We are blessed with five children and I'm a stay at home, homeschooling mom. It's a sacrifice, but well worth it. Have we followed our parents steps? No, we have fallen into the credit trap. But we've been working our way out.

    We have shared our mistakes with our children and they see the difference and understand. They are all good stewards with their money, talents and gifts. We can see that they don't want to do the same mistakes my Knight and I have done. I only pray that they continue on this path. In the end, God will bless them for being good and faithful stewards.

  3. I put a post up about national borders and the freedom to cross. It would be interesting to get your libertarian perspective. :)



  4. Chani: You're right. It does depend on priorities. Everyone should follow their own dream. If that dream is to sit on a porch and drink beer or smoke dope until the grim reaper comes to summon that individual, that's fine, as long as I don't get the bill for the cirrhosis care, and the costs of supporting the lifestyle without an income. Laissez-faire.

    Lady g: It is your parents and mine who made our respective nations great. Millions of hard-working, responsible, non-complaining individuals who sucked it up and did what had to be done.

    I spend a lot of time teaching my son about money, responsibility, honour, etc. Sometimes, if is a difficult chore because all around him kids get huge allowances, get everything they ask for, and are allowed to do whatever they want. This is all coming back to bite us in the butt in a big way.

    Chani: I'll drop by and see if I can contribute anything useful to the discussion.

  5. Interestingly, I am right in the middle of what you're talking about here. My wife's parents built their house on the family land for $300, and had cardboard on the insides of the walls until they could afford more.

    Today, the expectations are way higher. New couples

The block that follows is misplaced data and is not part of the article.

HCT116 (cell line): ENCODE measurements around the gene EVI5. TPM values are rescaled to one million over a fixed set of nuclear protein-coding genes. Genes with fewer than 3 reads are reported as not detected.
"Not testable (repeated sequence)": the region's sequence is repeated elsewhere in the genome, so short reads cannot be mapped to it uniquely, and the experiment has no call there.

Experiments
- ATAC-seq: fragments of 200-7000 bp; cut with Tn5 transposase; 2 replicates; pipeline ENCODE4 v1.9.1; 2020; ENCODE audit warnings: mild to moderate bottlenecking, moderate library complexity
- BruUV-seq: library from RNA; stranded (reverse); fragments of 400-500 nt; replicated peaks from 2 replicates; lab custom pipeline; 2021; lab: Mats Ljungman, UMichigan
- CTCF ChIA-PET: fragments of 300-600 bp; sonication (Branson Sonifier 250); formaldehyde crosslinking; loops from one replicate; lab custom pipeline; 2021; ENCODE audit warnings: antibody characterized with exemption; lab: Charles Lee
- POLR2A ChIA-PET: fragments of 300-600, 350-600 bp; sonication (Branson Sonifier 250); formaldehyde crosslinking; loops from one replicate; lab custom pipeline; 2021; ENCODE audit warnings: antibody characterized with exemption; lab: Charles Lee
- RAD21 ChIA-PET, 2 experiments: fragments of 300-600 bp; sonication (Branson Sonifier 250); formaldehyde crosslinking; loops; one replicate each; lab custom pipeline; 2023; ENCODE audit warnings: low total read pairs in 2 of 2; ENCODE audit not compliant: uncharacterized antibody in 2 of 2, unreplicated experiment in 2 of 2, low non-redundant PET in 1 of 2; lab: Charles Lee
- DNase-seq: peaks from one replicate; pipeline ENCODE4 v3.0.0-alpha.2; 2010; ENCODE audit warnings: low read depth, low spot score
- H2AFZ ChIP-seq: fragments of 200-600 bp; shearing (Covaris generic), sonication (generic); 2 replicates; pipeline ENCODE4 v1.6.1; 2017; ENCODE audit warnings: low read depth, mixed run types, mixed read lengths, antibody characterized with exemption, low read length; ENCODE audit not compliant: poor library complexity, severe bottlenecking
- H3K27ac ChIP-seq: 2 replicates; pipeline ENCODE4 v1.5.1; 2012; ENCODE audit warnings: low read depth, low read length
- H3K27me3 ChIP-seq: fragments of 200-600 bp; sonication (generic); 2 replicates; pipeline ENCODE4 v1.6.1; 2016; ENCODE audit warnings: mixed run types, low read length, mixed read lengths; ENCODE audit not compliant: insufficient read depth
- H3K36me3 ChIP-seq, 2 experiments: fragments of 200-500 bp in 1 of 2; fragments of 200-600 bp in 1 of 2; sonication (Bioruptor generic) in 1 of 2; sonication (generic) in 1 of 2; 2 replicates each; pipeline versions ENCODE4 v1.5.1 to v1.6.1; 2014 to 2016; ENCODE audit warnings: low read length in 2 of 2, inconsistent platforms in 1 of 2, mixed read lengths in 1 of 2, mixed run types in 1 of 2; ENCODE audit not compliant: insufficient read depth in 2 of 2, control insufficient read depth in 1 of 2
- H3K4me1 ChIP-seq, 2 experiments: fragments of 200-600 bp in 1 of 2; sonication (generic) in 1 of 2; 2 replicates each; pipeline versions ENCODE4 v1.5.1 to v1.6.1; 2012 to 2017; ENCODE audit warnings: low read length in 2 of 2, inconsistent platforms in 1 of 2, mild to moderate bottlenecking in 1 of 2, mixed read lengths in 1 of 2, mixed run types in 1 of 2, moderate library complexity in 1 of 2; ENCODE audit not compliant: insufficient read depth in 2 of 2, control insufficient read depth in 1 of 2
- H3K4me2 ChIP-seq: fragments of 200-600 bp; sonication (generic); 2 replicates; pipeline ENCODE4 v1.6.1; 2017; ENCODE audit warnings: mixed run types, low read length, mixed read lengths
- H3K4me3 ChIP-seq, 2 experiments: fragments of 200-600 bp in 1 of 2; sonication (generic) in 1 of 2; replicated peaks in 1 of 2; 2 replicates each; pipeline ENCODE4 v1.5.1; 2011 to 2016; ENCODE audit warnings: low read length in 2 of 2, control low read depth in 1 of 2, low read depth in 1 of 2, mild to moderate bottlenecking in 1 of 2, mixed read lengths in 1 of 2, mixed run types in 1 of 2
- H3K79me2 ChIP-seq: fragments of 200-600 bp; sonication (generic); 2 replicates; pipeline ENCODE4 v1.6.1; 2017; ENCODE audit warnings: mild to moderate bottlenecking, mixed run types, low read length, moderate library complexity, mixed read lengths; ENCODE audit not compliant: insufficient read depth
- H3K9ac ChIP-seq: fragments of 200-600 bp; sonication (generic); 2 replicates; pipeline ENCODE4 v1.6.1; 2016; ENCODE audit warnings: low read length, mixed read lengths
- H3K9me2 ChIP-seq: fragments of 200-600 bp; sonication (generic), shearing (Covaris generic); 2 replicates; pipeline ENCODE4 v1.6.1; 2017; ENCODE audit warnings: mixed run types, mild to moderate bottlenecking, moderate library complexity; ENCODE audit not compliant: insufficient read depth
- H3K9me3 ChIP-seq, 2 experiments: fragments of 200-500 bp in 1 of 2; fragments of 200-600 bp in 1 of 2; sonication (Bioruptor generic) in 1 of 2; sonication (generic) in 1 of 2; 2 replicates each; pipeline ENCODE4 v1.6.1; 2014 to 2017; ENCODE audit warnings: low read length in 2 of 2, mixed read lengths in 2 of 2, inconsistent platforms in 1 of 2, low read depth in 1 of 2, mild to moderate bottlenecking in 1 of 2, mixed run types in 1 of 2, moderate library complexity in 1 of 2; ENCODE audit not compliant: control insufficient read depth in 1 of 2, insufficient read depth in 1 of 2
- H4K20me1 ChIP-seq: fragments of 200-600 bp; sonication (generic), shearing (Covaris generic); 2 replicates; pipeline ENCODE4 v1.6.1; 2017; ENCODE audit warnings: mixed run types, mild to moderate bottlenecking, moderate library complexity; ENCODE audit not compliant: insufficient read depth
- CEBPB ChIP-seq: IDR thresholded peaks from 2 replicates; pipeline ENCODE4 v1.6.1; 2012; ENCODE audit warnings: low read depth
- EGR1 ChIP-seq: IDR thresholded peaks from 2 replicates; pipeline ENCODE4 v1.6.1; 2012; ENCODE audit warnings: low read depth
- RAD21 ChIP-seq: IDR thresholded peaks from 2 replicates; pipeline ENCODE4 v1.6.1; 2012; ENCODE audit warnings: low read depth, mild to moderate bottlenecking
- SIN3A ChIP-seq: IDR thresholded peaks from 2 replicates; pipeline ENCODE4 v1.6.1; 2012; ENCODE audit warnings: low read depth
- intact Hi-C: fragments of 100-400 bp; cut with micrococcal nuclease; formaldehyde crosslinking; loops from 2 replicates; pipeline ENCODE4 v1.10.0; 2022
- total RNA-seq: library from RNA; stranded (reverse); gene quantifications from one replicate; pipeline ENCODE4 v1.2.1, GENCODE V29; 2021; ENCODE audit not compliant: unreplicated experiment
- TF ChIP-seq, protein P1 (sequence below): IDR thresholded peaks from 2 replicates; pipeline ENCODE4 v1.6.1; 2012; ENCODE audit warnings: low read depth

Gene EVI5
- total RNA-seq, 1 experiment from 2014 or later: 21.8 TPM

have to start out with a nice place, brand new furniture, a new car, and a whole pile of other things, including a fat mortgage.

    The sad fact is that it's not so easy just to buy a piece of land and build a small house. The land isn't available for one, not where I live, and it costs many times more than the house itself.

    I do without a lot of things I don't need, but even then, there are somethings I don't need that I go out and buy instead of putting the money somewhere better.

    It's a vicious cycle, and I've said it so many times in the past while... it's all about making a quick buck. Everyone wants to buy a house and sell it in 3 months for a $20,000 profit. What ever happened to buying a house and making it a home for a while? Whatever happened to realistic prices?

    The good days are gone. I wish I could be a part of them... maybe I can still, but it would require more drastic measures than I'm willing to take, as is probably the case for most people.

    I lived in Saskatchewan for 3 months a few years back, in a small town of about 100 people. The kind of place where you can buy a nice brick bungalo on a large corner lot in town for $30,000, and some houses in town for a lot less. Loved it there. Quiet, peaceful, relaxing.

    What would one have to sacrifice to do that though? No mall down the street, no theatres, no Walmart, no Starbucks (gasp). Far from family and friends. Dial-up internet (gasp-gasp)!

    Sound like the old days!

    And now, back to work with me, in my cushy but no-so-high-paying desk job. =)


  6. Andrew: There will be downward adjustments in real estate prices, but not for a while yet. The surest way might be simply to move somewhere where you can work on your own via the internet, but buy a home for 1/3 or less than what it costs in your area of B.C. Even if your wages are only half of what you make now, you would still be better ahead.

    Your time will come, but that time is not now. Save those bucks for the right time. You will do just fine.

  7. Sieg is right, Andrew.
    This is the time to save up your money for when the economy does a "correction".
    It's THEN that you get your $30,000 Saskatchewan home for $15K. All the while/in the interrim, you can be getting your plans for your business and the marketing thereof together, etc.
    It works with gold and silver, it will work with real estate, too.

  8. I don't know about Canada, but America is definitely a land of instant gratification. I often see 20-year olds driving Beamers, and I wonder what they have to look forward to. They are being raised to value material goods above all else, and they don't even have to work for them.

    How can they be developing any character when everything comes so easily? And how can they empathize with others when it is inconceivable to them that not everyone is so blessed?

  9. Part of the problem is that parents genuinely want their kids to have a better life than they themselves had as children. They give the kids everything, ignoring or not realizing that anything that comes too easily is not valued and appreciated. Just because you can afford to give your child everything doesn't mean that you should.